Heidi: You’re right, it’s very different to pool swimming but this is what has really attracted me to OWS. Like I mentioned earlier, I had already done some shorter surf swims and was also part of a local surf club in 2008, so I had been accustomed to these techniques already. However it does take some time to develop these skills for longer OW races, say a 10km race, but it is what I really enjoy about OW – particularly because it is so different to pool swimming. One of the things I disliked most about pool swimming was that, no matter how hard you trained, if you messed up one turn or your start in a pool race, it could mess up your whole race and end your entire swimming season. In OW, if you change your breathing pattern half way through or miss one sight, it’s not a big deal and you have the rest of the race to make up for it!

Azhar: At the moment you are based in Australia and how is the training like over there?

Heidi: Australia is probably one of the most ideal places in the world to train for OW. Our beaches are beautiful and the sun (particularly in Perth!) is usually always out, even in Winter! In the cooler months, the temperature is cool enough to acclimatize to colder conditions but not too cold that you cannot train in the sea at the time as well (unlike Europe).

I am training with a really good squad at the moment. My coach Matt Magee has a very good OW program running and I train with 3 other OW-specific boys who are all elite Australian surf life saving and/or OW athletes in their own right. Training with only boys is also an advantage for me because I have to keep up with them all the time and they definitely push me! My coach does not make allowances for me because I am a girl anymore, so I have to keep up with the boys or I lose out! Matt also has a very good idea of where the future of OWS is headed and I have complete trust and commitment in his program.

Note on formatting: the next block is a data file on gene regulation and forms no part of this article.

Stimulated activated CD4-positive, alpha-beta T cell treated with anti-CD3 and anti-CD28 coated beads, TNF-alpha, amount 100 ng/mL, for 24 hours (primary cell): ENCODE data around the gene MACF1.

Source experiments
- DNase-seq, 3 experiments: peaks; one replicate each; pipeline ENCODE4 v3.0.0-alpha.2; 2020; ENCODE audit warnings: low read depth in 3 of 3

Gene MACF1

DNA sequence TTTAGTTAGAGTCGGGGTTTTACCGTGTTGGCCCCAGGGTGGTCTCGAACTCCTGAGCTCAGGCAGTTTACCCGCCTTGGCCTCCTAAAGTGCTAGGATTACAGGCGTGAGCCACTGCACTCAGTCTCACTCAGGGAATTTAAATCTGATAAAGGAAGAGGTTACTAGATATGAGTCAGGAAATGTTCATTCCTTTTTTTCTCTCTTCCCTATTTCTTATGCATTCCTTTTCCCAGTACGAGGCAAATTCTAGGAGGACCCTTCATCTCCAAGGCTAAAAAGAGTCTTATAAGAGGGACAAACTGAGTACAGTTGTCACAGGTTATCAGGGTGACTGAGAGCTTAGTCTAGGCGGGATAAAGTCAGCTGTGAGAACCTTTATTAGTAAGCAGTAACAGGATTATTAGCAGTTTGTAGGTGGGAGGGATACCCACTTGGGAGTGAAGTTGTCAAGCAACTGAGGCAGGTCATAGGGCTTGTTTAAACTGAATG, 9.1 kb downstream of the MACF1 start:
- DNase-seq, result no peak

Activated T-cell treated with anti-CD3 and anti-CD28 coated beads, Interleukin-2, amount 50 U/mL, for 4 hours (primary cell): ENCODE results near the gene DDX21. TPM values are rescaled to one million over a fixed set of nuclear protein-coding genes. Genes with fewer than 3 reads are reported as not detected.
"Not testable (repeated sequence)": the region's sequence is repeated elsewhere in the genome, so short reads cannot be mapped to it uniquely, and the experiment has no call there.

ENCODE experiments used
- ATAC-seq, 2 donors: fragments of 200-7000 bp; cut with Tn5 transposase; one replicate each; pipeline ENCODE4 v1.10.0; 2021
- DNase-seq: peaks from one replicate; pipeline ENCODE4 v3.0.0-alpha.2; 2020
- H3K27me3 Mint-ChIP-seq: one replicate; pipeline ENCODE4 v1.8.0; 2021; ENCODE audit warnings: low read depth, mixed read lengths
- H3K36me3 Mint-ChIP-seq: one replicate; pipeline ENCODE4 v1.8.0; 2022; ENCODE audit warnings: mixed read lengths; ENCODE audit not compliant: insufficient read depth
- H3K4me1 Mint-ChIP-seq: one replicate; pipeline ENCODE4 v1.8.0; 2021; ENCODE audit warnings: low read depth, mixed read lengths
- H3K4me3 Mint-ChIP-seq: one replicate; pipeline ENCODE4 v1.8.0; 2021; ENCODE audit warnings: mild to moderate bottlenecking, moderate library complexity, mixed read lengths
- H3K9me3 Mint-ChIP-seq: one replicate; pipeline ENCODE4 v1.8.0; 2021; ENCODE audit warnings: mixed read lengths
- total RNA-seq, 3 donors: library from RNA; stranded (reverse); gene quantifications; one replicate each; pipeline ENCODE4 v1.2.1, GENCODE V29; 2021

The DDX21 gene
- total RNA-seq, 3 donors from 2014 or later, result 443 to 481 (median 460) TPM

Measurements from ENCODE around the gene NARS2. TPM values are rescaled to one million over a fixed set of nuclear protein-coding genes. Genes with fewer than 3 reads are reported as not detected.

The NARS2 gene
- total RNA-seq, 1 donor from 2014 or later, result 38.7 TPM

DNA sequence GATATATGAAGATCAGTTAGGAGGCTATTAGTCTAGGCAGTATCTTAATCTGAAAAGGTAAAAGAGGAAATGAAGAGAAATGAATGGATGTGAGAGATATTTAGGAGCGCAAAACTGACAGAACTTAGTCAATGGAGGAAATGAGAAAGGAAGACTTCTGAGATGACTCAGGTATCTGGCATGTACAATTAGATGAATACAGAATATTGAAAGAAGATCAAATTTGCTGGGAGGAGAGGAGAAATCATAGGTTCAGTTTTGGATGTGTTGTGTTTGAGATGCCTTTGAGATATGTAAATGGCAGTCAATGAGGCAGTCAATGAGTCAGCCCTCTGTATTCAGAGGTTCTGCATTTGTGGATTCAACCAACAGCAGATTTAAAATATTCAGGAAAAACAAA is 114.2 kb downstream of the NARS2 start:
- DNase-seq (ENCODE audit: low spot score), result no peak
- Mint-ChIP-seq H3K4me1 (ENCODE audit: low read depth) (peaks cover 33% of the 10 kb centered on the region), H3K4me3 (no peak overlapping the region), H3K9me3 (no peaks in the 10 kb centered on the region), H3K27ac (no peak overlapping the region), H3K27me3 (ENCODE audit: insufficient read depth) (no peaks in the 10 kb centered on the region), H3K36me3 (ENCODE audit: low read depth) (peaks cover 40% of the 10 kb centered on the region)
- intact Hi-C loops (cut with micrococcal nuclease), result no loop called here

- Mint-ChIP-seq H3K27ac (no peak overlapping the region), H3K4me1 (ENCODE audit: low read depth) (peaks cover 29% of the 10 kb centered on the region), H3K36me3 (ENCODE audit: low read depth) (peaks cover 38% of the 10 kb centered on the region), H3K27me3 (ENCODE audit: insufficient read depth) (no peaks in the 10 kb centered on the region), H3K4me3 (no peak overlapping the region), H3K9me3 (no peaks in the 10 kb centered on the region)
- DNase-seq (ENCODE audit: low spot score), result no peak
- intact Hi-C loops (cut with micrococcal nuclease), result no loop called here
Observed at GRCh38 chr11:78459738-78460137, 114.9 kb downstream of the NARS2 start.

Azhar: You are with a swim squad that concentrates only on OWS or is it mixed with pool swimmers and maybe even some triathletes?

Heidi: Our entire squad is made up of both pool (sprint and middle distance) and OW athletes combined. However, our sets are always split 3 ways: sprint pool, middle distance pool and OW. We don’t train with triathletes however – Matt has a strict policy of only allowing elite-level (national at a minimum and international as a target) athletes into our program and they have to be pool or OW swimmers only. He has only ever let 1 triathlete train with us and he was 3 time Triathlon World Champion!